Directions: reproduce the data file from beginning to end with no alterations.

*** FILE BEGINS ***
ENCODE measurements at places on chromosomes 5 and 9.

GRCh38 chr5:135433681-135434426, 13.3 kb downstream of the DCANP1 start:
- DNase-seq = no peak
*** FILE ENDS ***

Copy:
ENCODE measurements at places on chromosomes 5 and 9.

GRCh38 chr5:135433681-135434426, 13.3 kb downstream of the DCANP1 start:
- DNase-seq = no peak